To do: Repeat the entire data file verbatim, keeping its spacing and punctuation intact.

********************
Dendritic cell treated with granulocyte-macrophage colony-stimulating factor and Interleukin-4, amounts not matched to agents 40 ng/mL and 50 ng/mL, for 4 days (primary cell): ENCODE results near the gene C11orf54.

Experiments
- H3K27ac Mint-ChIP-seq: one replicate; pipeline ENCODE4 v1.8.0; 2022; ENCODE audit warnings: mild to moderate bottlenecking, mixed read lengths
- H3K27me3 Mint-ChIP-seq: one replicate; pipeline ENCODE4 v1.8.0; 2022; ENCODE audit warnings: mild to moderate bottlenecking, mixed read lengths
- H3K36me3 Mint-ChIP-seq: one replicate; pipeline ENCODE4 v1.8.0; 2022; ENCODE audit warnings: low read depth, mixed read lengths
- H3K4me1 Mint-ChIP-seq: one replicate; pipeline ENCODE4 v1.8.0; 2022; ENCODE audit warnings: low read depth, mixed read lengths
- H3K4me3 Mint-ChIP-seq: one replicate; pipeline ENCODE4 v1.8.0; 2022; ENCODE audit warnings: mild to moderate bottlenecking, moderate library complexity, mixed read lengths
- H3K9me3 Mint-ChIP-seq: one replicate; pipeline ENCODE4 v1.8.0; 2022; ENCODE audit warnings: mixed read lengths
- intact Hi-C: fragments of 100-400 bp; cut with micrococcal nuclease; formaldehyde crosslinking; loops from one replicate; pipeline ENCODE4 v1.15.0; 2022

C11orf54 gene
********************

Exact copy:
Dendritic cell treated with granulocyte-macrophage colony-stimulating factor and Interleukin-4, amounts not matched to agents 40 ng/mL and 50 ng/mL, for 4 days (primary cell): ENCODE results near the gene C11orf54.

Experiments
- H3K27ac Mint-ChIP-seq: one replicate; pipeline ENCODE4 v1.8.0; 2022; ENCODE audit warnings: mild to moderate bottlenecking, mixed read lengths
- H3K27me3 Mint-ChIP-seq: one replicate; pipeline ENCODE4 v1.8.0; 2022; ENCODE audit warnings: mild to moderate bottlenecking, mixed read lengths
- H3K36me3 Mint-ChIP-seq: one replicate; pipeline ENCODE4 v1.8.0; 2022; ENCODE audit warnings: low read depth, mixed read lengths
- H3K4me1 Mint-ChIP-seq: one replicate; pipeline ENCODE4 v1.8.0; 2022; ENCODE audit warnings: low read depth, mixed read lengths
- H3K4me3 Mint-ChIP-seq: one replicate; pipeline ENCODE4 v1.8.0; 2022; ENCODE audit warnings: mild to moderate bottlenecking, moderate library complexity, mixed read lengths
- H3K9me3 Mint-ChIP-seq: one replicate; pipeline ENCODE4 v1.8.0; 2022; ENCODE audit warnings: mixed read lengths
- intact Hi-C: fragments of 100-400 bp; cut with micrococcal nuclease; formaldehyde crosslinking; loops from one replicate; pipeline ENCODE4 v1.15.0; 2022

C11orf54 gene